Sunday, November 21, 2010


There is a tab in the Blogger interface called the Monetize tab, which would reconfigure my blog's layout so it will support advertisements placed there by Google. In exchange for a little money, I could add to the irritation of my reader ("readers" would be unwarranted optimism). I regard it as evil. And sadly, I think I'm in the minority.

Customers, consumers, and cash cows

I like citing Seth Godin. He is also in a minority: he could be considered a non-evil marketer. Among other things, he understands the difference between customers and consumers, and urges businessfolk to cultivate the former.

What's the difference? Customers and consumers are both people who buy things. But "customers" are individuals or groups which you respect. "Consumers" are aggregations and collections who buy en masse with little regard to what they're buying, so there's little reason to regard them as anything more than statistics in the "profit" column. For the former, you focus more on the issues they have and just a little less on how much those issues cost you, knowing that you're building loyalty and opportunities for future business. To the latter, you put stuff out there for the little cretins to buy if it's not too expensive to produce. You cater to customers. You pander to consumers.

Seems the decision to get customers rather than consumers would be clear-cut, right? Yes it is, but some business look only at one deciding factor: money. Customers are good for more money in the future, but consumers bring in the cash now It's instant gratification vs. long-term survival, and instant gratification seems to be the preference.

And the "cash cow?" That's what you call something from which you can (generally) reliably get money. It can be a secure investment, a plentiful and valuable resource, or a well-respected and built-up brand. I say generally reliably because that reliability can be damaged: the secure investment can be shorted and worked until it tanks, the plentiful and valuable resource can be strip-mined to nothing, and the well-respected and built-up brand can be torn down for quick profits. As I hinted earlier in another post, you can milk the cash cow for a moderate or steady stream of funds, or you can slaughter and grind up the beast for a much larger infusion of funds, after which you soon discover that it's very difficult to milk a hamburger.

If that metaphor seems inapplicable, remember that it's just that: A metaphor. A brand (that is, a recognized nameplate under which goods or services are provided) is not a cow, but it's possible to build brand loyalty and a steady income by supporting it responsibility, or you can take advantage of the brand, squeeze all the money you can out of it in the short term, and kill off the brand loyalty. In essence, you're trading the loyalty for a quick infusion of cash now. Let's hope you don't need that loyalty later.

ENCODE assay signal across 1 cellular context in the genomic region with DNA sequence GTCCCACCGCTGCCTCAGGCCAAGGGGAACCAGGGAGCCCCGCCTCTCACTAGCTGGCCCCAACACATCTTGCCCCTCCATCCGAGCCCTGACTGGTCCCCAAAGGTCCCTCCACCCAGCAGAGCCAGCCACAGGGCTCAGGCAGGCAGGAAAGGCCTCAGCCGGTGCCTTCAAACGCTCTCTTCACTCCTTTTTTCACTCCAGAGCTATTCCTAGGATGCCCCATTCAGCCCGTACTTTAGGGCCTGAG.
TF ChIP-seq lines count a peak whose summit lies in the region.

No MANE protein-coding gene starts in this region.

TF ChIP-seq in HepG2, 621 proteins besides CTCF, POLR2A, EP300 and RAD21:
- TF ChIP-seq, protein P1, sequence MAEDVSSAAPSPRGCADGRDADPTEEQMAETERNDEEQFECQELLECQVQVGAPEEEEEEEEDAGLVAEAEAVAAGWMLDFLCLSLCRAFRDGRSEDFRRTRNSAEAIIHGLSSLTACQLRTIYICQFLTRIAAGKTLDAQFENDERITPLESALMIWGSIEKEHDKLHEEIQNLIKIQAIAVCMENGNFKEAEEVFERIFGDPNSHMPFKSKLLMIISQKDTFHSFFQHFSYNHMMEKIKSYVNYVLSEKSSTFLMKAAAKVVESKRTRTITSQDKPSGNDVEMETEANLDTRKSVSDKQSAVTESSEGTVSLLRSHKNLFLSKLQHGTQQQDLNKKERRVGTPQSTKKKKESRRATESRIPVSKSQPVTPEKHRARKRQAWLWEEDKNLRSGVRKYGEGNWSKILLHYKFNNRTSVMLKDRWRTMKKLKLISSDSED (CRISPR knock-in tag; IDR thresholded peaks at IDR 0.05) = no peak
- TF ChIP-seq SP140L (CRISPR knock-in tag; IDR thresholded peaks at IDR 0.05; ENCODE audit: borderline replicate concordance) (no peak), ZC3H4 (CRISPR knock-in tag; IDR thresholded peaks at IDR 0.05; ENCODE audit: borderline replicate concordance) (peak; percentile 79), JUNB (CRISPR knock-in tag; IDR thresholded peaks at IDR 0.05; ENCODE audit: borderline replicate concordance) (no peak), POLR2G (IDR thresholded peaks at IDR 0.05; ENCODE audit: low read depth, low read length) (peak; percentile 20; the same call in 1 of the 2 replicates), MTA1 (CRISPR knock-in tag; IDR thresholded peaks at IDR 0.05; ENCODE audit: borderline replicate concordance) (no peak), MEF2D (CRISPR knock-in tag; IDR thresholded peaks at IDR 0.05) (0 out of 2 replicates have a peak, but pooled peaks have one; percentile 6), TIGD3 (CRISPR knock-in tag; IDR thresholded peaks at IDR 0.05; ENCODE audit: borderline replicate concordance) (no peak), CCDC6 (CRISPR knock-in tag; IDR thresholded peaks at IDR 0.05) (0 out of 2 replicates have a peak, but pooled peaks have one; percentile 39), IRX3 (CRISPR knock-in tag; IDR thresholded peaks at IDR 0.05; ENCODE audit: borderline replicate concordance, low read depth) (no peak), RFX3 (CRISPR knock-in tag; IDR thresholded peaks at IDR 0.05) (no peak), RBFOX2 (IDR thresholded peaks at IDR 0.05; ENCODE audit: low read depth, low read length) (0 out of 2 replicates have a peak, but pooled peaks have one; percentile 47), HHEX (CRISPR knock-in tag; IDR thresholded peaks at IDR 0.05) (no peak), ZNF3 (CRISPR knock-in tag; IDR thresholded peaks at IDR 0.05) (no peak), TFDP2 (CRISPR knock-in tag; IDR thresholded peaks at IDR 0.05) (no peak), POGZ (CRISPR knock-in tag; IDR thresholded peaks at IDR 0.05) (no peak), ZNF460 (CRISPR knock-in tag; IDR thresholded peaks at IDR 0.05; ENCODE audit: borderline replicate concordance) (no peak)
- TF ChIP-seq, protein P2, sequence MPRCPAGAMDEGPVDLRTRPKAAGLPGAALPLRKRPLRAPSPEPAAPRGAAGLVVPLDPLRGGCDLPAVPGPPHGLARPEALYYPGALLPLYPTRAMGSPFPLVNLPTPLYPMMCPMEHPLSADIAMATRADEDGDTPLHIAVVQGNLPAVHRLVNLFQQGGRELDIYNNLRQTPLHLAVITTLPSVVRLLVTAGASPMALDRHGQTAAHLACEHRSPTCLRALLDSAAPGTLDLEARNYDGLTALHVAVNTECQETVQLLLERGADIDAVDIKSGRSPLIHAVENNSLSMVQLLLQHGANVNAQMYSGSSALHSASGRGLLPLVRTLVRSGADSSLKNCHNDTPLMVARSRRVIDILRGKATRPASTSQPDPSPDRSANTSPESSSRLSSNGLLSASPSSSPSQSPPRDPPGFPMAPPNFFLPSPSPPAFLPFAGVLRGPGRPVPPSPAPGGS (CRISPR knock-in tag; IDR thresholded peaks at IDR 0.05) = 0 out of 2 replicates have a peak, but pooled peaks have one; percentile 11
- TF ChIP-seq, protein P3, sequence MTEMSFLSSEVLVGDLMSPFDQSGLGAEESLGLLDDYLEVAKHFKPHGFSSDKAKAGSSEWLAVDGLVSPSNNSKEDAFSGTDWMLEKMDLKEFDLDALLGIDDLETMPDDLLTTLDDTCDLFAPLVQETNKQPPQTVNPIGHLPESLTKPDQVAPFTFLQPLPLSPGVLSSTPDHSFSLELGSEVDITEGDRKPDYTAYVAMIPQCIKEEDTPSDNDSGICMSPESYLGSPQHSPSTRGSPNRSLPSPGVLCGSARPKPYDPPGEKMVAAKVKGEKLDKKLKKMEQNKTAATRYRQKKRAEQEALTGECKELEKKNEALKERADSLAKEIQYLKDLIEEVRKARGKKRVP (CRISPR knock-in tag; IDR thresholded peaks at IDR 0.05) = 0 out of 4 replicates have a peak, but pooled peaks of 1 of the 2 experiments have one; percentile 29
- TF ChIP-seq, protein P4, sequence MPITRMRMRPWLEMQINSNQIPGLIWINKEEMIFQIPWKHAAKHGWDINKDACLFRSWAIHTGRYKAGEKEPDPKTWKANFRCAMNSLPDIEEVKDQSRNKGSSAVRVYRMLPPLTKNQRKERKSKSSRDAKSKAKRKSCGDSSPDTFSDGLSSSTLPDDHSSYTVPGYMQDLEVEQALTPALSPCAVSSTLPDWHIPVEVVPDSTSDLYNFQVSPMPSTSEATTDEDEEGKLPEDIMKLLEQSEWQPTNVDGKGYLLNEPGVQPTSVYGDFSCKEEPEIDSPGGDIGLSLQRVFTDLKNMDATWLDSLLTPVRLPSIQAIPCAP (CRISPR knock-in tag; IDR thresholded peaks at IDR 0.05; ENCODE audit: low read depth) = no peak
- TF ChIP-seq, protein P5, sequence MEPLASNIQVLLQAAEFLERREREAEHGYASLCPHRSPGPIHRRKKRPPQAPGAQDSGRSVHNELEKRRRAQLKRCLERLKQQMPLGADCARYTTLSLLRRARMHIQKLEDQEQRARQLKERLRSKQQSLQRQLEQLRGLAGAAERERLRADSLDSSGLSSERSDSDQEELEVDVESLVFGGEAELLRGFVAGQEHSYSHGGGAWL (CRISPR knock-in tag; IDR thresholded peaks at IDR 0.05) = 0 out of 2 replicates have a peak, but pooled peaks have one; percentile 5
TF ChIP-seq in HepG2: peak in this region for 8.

What's this got to do with anything gaming?

Of course...

I'm talking about Dungeons & Dragons. More specifically I'm talking about Wizards of the Coast, the company that bought TSR (which had previously bought SPI) before itself being subsumed by Hasbro. And even more specifically I'm talking about some of the business decisions they made in the support of their brand.

Except that by "support of," I mean "attempts to squeeze additional money from." And by "brand," I mean a few different things.

Oh, I'm sure that there are quite a few clever, talented individuals who work there. But given their business decisions, it's become increasingly apparent from their behavior that management thinks they're dealing with consumers, not customers. And if the Invisible Hand doesn't thoroughly spank them for some of their recent decisions, I'm sad to say they may be right.

Honestly, who throws a shoe?

Let's talk character generating software. Great a topic as it would be for its own post, we need to talk about it here too.

GURPS has a character generator, the Character Assistant. It's $15 to purchase, and it will allow you to print as many characters as you want on your own computer. The software is PC-only, but SJG also has a fairly liberal policy on creating your own character generation tools, like spreadsheets and the like. (And I have one created in Apple Numbers that I would like to put to more use.)

HERO Games has a character generator called Hero Designer. It's $25 to purchase, and includes two years worth of updates. After said period, you still have the software, but you don't get the new versions, bug fixes, etc. unless you pay another $25. They also have a

Wizards of the Coast has a character generator, Character Builder, which until recently was available to D&D Insider subscribers to download. To receive updates, you had to continue to subscribe. However, someone apparently decided that this didn't alienate enough customers, so the download version and updates were discontinued and the generator software made available online to subscribers only through the D&D Insider web site. The cost: $10 monthly, or $72 for a year.

To recap:

  • Character Assistant: $15 for unlimited use.
  • Hero Designer: $25 to download and get two years of updates; after that, $25 for each additional two years of updates.
  • Character Builder: No download version available, $72 per year to use through a web interface or more if you pay by the month.
  • Exercise for the reader: Arrange these three deals in order from worst to best.

    [insert Final Jeopardy music here]

    Crocodile Tears for the Devil